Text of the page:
by Cassy Fiano | September 13, 2017 7:37 pm
After disaster strikes, there are often inspirational stories of people coming together to help their neighbors, undertaking heroic feats to save lives of their fellow humans or of animals. Unfortunately, there are also people who do despicable things during a disaster: looting, for example. But perhaps the worst is what happened in the aftermath of Hurricane Irma to innocent pets.
Across Florida and the Caribbean, both ravaged by Hurricane Irma, authorities are struggling to rescue pets left behind to either drown or starve by their heartless owners. In Barbuda, dogs, cats, horses and other livestock were abandoned after the island’s residents evacuated. Volunteers are now trying to help the animals.
Sadly, many of them died. It’s reported that the island reeks from the bodies of dead sheep and goats, killed by the storm after they were left behind to die. The animals that survived the storm were left with nothing to eat and only stagnant standing water to drink, which can be deadly.
Not all the pet owners were happy to leave their animals behind. Barbuda officials forced a mandatory evacuation in advance of the Category 5 storm, with hundreds of people at a time flying out on Venezuelan military planes and still others were taken to Antigua on tourist boats. Many farmers expressed fear for their livestock and for good reason.
Mark Raab is one of multiple volunteers who traveled to the island to help the animals and he took his boat to the island loaded with supplies and food. “The animals are fragile, left pretty much by themselves, and the livestock is many Barbudans’ livelihoods,” he said. “I visited Barbuda just before the storm and it was so beautiful and green; now everything looks brown and dead and there is a terrible stench of decay. The devastation is awful, everything is down, electrical poles were just snapped like toothpicks.”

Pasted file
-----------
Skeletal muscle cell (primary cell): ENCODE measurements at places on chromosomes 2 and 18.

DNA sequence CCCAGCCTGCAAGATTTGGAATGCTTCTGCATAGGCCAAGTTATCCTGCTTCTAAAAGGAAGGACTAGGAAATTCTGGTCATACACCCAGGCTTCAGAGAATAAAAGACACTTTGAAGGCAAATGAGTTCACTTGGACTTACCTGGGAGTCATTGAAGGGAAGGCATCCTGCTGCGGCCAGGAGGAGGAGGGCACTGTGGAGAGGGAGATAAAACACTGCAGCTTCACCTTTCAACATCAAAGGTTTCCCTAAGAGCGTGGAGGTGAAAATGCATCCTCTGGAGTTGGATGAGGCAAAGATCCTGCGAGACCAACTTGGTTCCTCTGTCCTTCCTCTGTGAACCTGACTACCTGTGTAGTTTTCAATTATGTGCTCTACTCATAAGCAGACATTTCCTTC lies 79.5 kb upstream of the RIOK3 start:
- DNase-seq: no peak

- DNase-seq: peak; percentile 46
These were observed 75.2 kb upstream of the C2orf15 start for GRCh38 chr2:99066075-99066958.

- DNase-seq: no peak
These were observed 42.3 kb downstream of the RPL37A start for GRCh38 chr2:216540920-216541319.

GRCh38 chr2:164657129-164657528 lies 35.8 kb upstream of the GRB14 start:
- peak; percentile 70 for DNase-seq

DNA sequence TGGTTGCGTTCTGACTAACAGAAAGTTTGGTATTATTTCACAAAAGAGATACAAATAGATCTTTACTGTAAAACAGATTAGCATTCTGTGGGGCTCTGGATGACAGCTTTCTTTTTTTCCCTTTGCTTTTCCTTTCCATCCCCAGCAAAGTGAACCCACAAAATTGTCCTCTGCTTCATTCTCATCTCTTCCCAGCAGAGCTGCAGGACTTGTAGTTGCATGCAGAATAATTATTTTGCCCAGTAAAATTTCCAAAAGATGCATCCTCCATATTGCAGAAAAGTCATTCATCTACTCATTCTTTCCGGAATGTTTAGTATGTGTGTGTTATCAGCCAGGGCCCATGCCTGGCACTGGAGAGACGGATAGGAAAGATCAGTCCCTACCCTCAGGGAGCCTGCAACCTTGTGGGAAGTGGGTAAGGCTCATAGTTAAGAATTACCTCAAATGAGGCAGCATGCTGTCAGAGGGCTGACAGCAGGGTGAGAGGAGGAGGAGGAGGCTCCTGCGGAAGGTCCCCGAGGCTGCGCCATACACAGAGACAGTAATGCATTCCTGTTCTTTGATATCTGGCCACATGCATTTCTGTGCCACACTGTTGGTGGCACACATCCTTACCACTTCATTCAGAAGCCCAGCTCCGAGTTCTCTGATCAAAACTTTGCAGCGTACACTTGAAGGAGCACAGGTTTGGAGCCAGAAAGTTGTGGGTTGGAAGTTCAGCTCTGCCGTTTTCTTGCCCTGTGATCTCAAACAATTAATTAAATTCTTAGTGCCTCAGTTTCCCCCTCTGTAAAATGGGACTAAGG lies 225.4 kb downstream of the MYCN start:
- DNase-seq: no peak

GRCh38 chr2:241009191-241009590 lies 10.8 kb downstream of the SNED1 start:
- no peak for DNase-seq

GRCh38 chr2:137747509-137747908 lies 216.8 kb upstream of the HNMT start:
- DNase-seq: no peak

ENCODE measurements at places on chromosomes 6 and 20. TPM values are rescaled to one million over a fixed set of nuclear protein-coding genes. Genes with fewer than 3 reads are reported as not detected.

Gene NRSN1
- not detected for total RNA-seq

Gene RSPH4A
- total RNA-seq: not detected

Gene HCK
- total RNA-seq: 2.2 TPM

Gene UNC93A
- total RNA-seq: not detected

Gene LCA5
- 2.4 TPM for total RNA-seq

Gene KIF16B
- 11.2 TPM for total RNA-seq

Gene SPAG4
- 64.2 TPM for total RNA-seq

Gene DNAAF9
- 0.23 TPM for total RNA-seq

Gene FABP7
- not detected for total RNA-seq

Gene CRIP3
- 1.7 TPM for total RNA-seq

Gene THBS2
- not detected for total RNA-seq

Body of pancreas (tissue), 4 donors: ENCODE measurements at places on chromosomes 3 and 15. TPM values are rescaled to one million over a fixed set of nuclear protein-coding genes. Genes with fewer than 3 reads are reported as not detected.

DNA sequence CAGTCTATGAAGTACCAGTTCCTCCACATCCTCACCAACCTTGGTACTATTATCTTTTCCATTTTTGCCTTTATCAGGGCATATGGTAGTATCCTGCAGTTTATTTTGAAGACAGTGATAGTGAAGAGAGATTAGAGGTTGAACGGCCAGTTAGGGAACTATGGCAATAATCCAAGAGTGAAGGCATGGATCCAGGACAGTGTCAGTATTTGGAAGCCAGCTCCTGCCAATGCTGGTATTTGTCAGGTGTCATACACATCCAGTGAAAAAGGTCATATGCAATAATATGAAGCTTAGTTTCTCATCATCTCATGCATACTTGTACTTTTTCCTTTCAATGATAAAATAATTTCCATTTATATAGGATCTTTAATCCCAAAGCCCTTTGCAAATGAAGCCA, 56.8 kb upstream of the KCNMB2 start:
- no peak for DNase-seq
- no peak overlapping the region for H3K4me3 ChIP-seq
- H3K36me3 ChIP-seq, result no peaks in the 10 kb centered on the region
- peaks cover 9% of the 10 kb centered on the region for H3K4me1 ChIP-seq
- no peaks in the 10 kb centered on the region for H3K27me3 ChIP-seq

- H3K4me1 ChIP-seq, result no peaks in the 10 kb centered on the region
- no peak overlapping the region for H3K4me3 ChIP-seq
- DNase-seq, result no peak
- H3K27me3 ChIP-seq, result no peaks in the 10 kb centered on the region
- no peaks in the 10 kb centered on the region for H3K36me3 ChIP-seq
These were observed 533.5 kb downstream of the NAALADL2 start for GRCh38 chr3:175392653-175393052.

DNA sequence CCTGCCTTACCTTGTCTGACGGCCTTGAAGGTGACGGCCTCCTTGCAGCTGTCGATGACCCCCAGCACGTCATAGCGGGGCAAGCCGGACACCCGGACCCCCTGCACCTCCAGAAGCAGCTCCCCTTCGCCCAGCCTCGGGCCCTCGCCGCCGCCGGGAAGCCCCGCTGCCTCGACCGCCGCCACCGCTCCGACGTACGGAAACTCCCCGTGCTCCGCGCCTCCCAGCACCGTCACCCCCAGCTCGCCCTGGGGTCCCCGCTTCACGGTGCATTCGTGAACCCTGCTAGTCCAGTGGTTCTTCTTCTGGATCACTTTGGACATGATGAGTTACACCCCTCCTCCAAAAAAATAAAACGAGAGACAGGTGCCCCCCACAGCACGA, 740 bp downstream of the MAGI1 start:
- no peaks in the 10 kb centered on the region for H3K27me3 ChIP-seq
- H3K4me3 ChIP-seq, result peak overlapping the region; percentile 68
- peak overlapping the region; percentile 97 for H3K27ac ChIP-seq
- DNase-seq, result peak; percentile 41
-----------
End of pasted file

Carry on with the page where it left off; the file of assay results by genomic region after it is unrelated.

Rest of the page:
“They looked scared too; probably traumatized by the storm. But once we had been there a few hours, they perked up and started playing with us,” he added.
Meanwhile, in Florida, dogs and cats were also left behind to die — but without the excuse of not being able to take their livestock on planes or boats. Palm Beach County Animal Care and Control officers have so far rescued over 40 dogs, many of them left behind in crates or tied to poles. So they not only were left behind to die, but they were practically sentenced to death, not even given the chance to fend for themselves or to survive. Palm Beach County is just one example, too; the same crime was committed across the state.
“There is absolutely no excuse for doing that,” agency director Dianne Sauve said. Authorities are promising to find the pet owners and prosecute them. “This is a prime example of animal cruelty,” State Attorney Dave Aronberg said. “We will find you, and we will prosecute you.”
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